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Pieces of a Puzzle: Classical Persian Carpet Fragments
Pieces of a Puzzle: Classical Persian Carpet Fragments

Classical Persian carpets of the
16th and 17th centuries have long
been appreciated for their spectacular
beauty and fine craftsmanship,
although their development and
classification have been poorly
understood. Only in recent decades,
as scholars began to analyze specific
types of classical Persian rugs,
have the pieces of the puzzle begun
to fall into place. This exhibition
presents nine examples of one of
these types, named after the historic
Persian province of Khorasan. This
is the first exhibition to focus on
classical Khorasan carpets. The three principal surviving fragments of one
spectacular 16th-century Khorasan rug are reunited in this exhibition from three
different collections. These pieces also fit together like a puzzle, allowing us to
glimpse the grand scale of the original carpet. Despite their fragmentary nature, the
Khorasan carpets on view retain their delicate beauty and can reveal much about
the complete rugs and about classical Persian carpets as a whole.

Daniel Walker

Exhibition Curator and Textile Museum Director

The exhibition was on view at The Textile Museum from September 1, 2006 to
January 7, 2007.

That presentation was made possible in part by:

Persepolis Foundation
Patti Cadby Birch
Alavi Foundation

For more information, read Daniel Walker's article "Carpets of Khorasan" in HALI
magazine, no. 149, November-December 2006.
All carpet structural analyses by D. Walker.


The province of Khorasan has long been renowned for its carpets. Khorasan today
is the northeastern province of Iran, but, under the Persian Safavid dynasty in the
16th and 17th centuries, it also encompassed the cities of Merv in modern-day
Turkmenistan and Herat in modern-day Afghanistan. Travelers in that era remarked
upon the fine Khorasan carpets sold in the Persian Gulf port of Hormuz and in one
of the main caravansaries in Isfahan. Cities in Khorasan, such as Sabzavar, Herat,
Mashhad, Dorokhsh, and Sarakhs, are also cited as sources of fine carpets. Herat
and Mashhad, in particular, are associated with specific types of carpets, but it is not
clear exactly where these or any Khorasan carpets were made. Some of these cities
may have been commercial centers where carpets were sold, rather than
carpet-weaving centers.


Classical Khorasan carpets are characterized by superior wool and dyes; a broad
color palette including blue-green, orange, and a bluish-red; exquisite drawing; and
distinctive knotting variations. Although carpet patterns traveled from region to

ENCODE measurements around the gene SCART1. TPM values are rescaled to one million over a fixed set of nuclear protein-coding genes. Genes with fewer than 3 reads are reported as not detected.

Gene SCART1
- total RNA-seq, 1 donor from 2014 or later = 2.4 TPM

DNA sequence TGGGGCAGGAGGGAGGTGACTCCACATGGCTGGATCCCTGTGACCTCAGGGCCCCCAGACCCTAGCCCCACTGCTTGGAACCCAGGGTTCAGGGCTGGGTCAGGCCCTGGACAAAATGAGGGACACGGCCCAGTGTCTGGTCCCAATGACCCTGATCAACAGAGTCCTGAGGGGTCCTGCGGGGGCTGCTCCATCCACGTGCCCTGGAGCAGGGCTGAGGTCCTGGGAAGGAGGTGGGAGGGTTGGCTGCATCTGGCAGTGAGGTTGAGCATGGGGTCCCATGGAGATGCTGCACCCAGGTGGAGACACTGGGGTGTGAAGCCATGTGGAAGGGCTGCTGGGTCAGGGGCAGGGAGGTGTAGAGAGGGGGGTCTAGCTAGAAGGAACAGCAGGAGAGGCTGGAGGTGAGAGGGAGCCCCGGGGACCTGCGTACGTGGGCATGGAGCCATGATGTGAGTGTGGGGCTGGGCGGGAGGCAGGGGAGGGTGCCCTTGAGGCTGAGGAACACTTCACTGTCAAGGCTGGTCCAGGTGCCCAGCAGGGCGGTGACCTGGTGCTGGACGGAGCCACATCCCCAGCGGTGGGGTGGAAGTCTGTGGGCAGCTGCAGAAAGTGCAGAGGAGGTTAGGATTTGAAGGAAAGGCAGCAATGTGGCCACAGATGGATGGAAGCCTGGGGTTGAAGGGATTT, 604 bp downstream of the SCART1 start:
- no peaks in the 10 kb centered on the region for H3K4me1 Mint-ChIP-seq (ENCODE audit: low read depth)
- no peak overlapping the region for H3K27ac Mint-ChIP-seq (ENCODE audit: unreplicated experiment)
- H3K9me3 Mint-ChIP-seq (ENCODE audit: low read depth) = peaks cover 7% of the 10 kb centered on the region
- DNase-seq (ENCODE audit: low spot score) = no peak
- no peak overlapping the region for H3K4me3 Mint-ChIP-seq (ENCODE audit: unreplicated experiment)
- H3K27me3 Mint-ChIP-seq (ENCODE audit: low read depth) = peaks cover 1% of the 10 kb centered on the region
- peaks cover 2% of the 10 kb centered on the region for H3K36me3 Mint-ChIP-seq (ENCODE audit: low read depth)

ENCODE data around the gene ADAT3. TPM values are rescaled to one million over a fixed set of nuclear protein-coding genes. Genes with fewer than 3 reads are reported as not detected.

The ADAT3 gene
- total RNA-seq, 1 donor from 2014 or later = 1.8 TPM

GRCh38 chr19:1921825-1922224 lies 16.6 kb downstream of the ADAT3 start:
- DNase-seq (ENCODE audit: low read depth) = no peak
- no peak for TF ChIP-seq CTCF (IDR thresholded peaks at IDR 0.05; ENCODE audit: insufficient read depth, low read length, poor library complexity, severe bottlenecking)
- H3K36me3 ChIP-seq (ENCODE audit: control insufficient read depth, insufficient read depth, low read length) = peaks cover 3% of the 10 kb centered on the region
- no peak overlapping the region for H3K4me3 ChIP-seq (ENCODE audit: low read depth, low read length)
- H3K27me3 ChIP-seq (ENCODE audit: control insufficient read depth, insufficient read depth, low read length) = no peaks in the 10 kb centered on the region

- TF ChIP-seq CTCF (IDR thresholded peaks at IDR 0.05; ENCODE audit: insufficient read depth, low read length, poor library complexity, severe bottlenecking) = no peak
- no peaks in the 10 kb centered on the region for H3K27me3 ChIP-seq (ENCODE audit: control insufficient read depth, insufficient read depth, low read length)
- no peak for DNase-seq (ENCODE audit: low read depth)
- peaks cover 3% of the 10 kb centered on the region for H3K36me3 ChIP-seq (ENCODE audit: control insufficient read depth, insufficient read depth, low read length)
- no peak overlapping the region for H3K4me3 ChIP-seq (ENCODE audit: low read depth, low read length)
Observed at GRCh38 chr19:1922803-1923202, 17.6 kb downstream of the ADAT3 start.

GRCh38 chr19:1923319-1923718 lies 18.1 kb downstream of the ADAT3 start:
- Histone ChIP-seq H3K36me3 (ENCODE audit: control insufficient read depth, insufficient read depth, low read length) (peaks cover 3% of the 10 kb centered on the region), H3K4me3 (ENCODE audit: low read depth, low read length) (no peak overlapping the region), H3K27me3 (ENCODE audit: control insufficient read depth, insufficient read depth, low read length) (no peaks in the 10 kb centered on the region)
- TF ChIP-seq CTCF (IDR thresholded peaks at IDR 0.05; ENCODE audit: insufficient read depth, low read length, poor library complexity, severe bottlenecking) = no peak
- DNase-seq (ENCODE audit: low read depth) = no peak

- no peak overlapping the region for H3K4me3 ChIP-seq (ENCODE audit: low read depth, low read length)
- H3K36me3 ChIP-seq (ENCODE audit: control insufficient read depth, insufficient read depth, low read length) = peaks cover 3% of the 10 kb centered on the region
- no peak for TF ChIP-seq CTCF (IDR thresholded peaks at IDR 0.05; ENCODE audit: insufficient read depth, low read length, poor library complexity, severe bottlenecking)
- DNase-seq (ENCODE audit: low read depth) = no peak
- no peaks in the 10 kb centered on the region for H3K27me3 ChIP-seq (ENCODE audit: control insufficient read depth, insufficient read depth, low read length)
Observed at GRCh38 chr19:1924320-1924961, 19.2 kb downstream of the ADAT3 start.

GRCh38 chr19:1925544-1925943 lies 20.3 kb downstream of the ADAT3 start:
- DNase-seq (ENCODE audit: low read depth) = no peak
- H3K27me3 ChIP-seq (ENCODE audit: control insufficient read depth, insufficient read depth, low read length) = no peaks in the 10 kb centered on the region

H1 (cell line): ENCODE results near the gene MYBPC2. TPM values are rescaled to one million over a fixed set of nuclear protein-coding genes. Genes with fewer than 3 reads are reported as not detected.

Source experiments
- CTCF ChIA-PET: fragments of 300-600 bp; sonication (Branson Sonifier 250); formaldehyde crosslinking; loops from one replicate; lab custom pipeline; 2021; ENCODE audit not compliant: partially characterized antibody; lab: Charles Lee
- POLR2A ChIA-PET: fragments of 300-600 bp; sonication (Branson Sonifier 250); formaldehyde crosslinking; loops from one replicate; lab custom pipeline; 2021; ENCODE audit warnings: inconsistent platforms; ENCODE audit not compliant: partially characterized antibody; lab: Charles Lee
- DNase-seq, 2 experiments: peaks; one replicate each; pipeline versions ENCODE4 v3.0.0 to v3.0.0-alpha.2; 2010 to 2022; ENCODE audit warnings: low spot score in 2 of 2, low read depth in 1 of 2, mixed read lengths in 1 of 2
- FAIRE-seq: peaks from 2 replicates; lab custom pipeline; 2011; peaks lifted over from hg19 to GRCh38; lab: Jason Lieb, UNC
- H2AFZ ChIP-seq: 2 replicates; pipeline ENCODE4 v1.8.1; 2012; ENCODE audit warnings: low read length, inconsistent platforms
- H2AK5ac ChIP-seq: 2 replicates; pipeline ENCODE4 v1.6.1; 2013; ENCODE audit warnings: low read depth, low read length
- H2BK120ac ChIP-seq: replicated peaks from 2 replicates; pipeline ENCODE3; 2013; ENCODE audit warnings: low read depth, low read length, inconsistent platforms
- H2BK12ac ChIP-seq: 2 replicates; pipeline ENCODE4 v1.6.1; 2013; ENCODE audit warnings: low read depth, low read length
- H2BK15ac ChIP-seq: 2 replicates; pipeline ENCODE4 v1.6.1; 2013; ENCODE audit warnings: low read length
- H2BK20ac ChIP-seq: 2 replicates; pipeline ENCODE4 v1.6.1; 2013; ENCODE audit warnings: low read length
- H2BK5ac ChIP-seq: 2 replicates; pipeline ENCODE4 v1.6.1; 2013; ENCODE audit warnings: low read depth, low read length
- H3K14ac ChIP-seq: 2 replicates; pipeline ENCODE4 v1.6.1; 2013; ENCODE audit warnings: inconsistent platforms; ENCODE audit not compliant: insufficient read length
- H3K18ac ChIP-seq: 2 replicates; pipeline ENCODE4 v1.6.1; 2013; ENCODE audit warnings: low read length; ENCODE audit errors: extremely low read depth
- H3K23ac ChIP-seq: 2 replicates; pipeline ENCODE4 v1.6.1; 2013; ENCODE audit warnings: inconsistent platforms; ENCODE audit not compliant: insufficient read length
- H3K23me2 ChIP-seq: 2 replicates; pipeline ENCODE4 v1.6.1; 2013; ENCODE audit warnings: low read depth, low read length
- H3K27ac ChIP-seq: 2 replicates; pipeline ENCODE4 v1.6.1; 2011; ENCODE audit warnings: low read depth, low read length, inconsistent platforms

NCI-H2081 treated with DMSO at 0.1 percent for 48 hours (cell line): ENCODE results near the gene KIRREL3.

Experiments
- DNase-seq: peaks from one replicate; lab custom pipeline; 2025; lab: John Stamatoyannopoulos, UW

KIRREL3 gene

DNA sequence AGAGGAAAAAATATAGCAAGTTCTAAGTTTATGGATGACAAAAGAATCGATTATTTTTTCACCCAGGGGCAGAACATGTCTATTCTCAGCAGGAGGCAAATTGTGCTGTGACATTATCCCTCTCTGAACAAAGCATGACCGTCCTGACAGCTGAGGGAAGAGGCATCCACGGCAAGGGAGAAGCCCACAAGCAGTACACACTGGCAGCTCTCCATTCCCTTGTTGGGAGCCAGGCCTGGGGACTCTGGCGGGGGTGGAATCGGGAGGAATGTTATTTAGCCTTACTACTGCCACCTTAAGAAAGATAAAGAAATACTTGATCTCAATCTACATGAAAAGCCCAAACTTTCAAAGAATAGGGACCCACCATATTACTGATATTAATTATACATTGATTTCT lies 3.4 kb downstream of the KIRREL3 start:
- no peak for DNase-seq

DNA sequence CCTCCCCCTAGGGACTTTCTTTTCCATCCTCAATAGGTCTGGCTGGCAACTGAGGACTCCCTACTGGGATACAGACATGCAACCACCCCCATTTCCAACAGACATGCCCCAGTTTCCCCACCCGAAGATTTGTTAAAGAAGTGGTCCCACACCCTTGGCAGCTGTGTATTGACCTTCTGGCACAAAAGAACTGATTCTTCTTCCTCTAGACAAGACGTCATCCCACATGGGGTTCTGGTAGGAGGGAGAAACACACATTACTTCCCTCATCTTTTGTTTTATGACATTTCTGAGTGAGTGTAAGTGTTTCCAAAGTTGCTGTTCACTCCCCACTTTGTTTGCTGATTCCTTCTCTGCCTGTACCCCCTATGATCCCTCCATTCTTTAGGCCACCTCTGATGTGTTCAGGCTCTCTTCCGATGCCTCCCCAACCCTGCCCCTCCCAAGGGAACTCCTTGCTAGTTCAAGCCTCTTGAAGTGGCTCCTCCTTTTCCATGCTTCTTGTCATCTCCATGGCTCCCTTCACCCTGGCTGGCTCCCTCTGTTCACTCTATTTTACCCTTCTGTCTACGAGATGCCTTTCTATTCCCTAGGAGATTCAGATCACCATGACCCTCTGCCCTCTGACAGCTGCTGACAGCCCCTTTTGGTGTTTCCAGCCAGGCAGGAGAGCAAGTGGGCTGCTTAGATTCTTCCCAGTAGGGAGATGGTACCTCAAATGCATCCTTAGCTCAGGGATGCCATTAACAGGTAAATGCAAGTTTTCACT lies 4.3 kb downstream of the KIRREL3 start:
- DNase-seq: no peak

region, weaving techniques, choice of materials, and secondary elements of design
often remained constant in one place and are therefore more reliable in identifying
the origin of a particular carpet.

Many Persian carpets use an asymmetrical knot to secure the pile yarns that
protrude from the surface and create the pattern. In Khorasan carpets, these knots
are usually wrapped around four warp yarns rather than the usual two warps. This
knotting variation is known as jufti, or paired or double, knotting. The knots in
Khorasan carpets are also often offset, or staggered, row by row.
This knotting variation may be a way of saving time and labor, although classical
Khorasan carpets are so finely woven that this seems unlikely. Jufti knotting also
could be simply a matter of longstanding local tradition, however it originated.


Many of the field patterns found in classical Khorasan rugs also appear in other
types of Persian carpets from that era. The compartment, tree, sickle-leaf, and
various lattice patterns can all be found in other major carpet groups. Even the
distinctive pattern of so-called Portugese carpets, named for the European-style
sailing vessels and costume of the human figures in the corners of the fields, is also
found in carpets from northwestern Iran. Identified only as recently as Khorasan
production, the "Portugese" carpets are unusual among Khorasan pieces in
surviving mostly in complete form; most classical rugs from Khorasan survive only as

Pattern is thus not as useful for identifying the specific origin of a carpet as other
features, such as secondary elements of design, weaving techniques, choice of
materials, and colors. In addition to jufti and offset knotting, classical Khorasan
carpets often feature red outlining of pattern elements; a bluish red color usually
associated with lac, an insect dye from India, along with the orangish madder red
found in most other types of Persian carpets; and blue-green and orange hues in
secondary design elements.

Carpets known to have been woven in Khorasan in the late 19th and 20th centuries
exhibit many of the same design and technical features as the earlier Khorasan
rugs, thus establishing a rare direct link connecting classical and more recent
production in one area.

Classical Persian Carpet Persian Rugs Fragments Pieces of a Puzzle